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The Eye of Horus – This symbol became a popular because of the myth regarding Horus. Horus lost his eye in a battle with Seth, the deity of chaos, while he was avenging his father, Osiris. Thoth, the deity of knowledge, restored his eye, so it was given the name Wadjet, meaning whole or healthy. The eye of Horus was often used to symbolize sacrifice, healing, restoration, and protection. There are several different versions of the myth that could be referring to the left or right eye.
Scarab Beetle – The scarab represented the deity Khepri. When the Egyptians saw the scarab beetle rolling balls of dung across the ground, they associated this with the forces that move the sun across the sky. Khepri also represented creation and rebirth because the Egyptians observed juvenile dung beetles emerging from the dung ball. Due to this belief, the scarab beetle was a common funerary amulet placed inside the mummy wrappings. It was meant to protect the person’s heart on their journey into the afterlife.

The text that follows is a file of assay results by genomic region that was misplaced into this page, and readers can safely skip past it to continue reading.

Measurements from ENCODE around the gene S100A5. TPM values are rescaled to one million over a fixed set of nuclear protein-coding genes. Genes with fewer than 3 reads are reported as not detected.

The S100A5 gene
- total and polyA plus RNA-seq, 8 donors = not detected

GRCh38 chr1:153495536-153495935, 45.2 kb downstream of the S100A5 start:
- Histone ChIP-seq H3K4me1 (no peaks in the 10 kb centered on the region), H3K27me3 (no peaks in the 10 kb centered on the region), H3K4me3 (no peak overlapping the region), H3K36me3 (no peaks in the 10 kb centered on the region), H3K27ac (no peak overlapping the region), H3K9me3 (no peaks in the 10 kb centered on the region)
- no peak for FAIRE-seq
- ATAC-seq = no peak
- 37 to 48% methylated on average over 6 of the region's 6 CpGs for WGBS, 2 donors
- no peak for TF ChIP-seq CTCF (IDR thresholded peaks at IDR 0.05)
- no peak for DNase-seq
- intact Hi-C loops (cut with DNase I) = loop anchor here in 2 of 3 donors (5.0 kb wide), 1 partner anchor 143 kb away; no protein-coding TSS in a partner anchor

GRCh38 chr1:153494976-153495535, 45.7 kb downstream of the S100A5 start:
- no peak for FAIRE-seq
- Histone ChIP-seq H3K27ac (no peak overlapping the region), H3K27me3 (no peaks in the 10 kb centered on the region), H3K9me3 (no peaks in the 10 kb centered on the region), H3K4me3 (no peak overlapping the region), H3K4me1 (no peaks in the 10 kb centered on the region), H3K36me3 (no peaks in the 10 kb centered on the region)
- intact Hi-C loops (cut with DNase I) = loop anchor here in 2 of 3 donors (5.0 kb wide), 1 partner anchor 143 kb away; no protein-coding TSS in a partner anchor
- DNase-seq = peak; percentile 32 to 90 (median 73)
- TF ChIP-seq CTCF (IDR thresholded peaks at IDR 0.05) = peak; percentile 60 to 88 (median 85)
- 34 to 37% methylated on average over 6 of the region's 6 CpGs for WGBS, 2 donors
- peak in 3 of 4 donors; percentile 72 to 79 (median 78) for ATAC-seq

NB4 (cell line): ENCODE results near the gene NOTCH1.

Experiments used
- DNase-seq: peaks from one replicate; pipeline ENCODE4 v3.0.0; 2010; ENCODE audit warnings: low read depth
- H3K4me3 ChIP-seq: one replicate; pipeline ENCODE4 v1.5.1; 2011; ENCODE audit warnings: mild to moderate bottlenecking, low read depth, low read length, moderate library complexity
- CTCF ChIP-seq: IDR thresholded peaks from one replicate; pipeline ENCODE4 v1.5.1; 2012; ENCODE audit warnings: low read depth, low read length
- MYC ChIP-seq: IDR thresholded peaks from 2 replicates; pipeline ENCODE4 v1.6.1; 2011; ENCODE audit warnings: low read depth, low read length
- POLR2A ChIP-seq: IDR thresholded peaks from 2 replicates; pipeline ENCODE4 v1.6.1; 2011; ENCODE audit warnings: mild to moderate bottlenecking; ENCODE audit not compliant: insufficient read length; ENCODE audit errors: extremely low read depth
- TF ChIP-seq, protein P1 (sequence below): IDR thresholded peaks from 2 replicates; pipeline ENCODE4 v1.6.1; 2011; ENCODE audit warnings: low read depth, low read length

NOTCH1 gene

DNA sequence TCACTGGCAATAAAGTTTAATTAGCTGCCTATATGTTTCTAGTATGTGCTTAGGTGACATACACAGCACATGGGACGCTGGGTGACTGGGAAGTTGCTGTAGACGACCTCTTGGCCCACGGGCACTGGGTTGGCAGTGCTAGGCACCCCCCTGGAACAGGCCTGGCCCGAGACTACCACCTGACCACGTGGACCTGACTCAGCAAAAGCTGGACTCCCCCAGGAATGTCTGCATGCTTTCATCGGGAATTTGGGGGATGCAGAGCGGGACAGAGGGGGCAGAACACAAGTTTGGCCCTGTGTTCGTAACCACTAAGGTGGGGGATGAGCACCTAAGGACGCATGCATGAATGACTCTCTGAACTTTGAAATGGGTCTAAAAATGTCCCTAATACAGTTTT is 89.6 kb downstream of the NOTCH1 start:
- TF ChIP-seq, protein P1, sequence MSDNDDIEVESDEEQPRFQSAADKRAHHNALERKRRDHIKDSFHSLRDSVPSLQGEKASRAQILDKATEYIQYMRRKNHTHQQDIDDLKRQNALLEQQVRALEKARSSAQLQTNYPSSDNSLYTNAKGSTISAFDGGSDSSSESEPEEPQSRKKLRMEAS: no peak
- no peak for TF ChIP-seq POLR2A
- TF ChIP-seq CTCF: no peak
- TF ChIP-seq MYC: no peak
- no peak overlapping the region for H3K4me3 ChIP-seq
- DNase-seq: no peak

The Egyptians used many different types of materials, including natural and man made products. Join our Jewelry workshop to see examples of these materials every 1st Sunday of the month at 12:30 pm! You will learn how certain minerals, precious stones, shells, metals, and styles served specific functions for an ancient Egyptian’s daily life and their afterlife.